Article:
Polywell 890E Dual Athlon MP 1800+ Workstation
By Charlie White

Dual Athlon MP 1800+ Chips Raise the Bar on PC Workstation Performance

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Review by Charlie WhiteWhen I first took the Poly 890E out of its box, I recognized its beautiful case, made of shiny aluminum by a company named Lian Li. But I wouldn't be distracted by just the outward appearance of this box that looks like a highly machined aircraft part. As we've all been taught, it's what's inside that counts, right? In the case of this Polywell dual-Athlon powerhouse, whether you're superficially admiring its gleaming enclosure or peering underneath that shiny skin at its stellar components, the Poly 890E is a sheer delight to use. And hey, even though this is one fine looking unit, who cares what it looks like -- this baby is fast.

A look inside revealed a well-stocked array of components. Heading up the impressive list of industrial-strength apparatus are a Tyan Tiger MP motherboard sporting two of the newest Athlon chips, Athlon MP 1800+ processors. Also on that mobo is the AMD 760 Chipset, a 266 MHz front side bus and a gigabyte of DDR RAM. These new Athlon chips run at 1.533GHz, but according to AMD's press flacks, they run at about the same speed as a 1.8GHz Intel P4, hence the 1800+ number tacked onto the end. But what does the MP stand for? Well I think it means "MPressive," and not expensive, either, because these chips cost only about $250 apiece. That explains why such a high end dual-proc monster with a gig of RAM and a high end 3D graphics card sells for just $3321, not including monitor. [an error occurred while processing this directive] Inside view: Poly 890E Dual Athlon MP 1800+ WorkstationLet's crack open the case and take a look inside. This baby is stoked with stuff! The components and the cables connecting them all are neatly and expertly arranged, leaving plenty of breathing room for the two chips and all their accoutrements. I must admit that I've never seen so many cooling fans in a PC. In addition to the two fans on the 350 watt power supply, there's a fan on each of the processors, two fans on the front of the case, a fan in the rear of the case and one fan mounted on the chip of the ELSA Gloria DCC graphics card. Count ‘em up, folks -- that equals eight fans! As a result, it's cool inside this computer, but outside, it's just downright noisy. We don't have a decibel meter here at the Midwest Test Facility, but I'll tell you that it's been a long time since we've heard a noisier PC than this. But if it matters a lot to you, it's easy enough to replace all these noisemaking fans inside with much quieter units, and I think some of these fans could be eliminated altogether. Hey, I thought these newest Athlon MP chips were supposed to run cooler, anyway.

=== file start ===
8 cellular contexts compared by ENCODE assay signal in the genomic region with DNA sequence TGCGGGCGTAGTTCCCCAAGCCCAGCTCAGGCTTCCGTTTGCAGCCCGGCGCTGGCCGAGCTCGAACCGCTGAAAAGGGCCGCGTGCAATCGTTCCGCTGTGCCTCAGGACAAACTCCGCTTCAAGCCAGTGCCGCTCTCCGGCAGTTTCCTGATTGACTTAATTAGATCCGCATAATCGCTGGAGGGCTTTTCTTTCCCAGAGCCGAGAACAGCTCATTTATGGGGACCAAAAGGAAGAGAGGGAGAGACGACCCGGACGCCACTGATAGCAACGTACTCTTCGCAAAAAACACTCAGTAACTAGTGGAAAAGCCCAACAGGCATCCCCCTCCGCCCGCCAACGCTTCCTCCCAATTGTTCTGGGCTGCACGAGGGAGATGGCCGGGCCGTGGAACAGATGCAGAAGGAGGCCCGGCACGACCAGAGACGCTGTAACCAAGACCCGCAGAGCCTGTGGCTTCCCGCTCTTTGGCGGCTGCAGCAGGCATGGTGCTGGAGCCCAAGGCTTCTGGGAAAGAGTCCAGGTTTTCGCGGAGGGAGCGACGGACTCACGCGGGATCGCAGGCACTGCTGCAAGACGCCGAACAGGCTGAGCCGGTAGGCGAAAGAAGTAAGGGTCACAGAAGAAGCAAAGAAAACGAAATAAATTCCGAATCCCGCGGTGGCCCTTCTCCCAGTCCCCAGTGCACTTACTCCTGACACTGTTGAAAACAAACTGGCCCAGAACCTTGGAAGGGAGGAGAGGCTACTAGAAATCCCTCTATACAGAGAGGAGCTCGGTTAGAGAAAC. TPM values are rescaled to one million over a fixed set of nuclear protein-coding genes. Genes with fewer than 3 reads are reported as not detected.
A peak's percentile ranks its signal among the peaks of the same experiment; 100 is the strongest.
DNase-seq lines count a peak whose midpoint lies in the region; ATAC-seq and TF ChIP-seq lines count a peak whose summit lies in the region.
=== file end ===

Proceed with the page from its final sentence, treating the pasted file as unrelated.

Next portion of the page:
But all that racket didn't ruin the experience for us. I was delighted with the $700 Gloria DCC graphics card, which scored a remarkable 6492 on 3D Mark 2001. Using the same graphics engine as NVidia's amazing GeForce3 gaming card, it has drivers created specifically for Discreet's 3D Studio Max. So if you're an animator using that software, this card is for you. For more on the ELSA Gloria DCC, take a look at this. It won't do much good for the digital video editors, though, so if that's what you're into, might as well save a few hundred bucks and choose from cards like a GeForce2, a dual-head Matrox Millennium or ATI Radeon.

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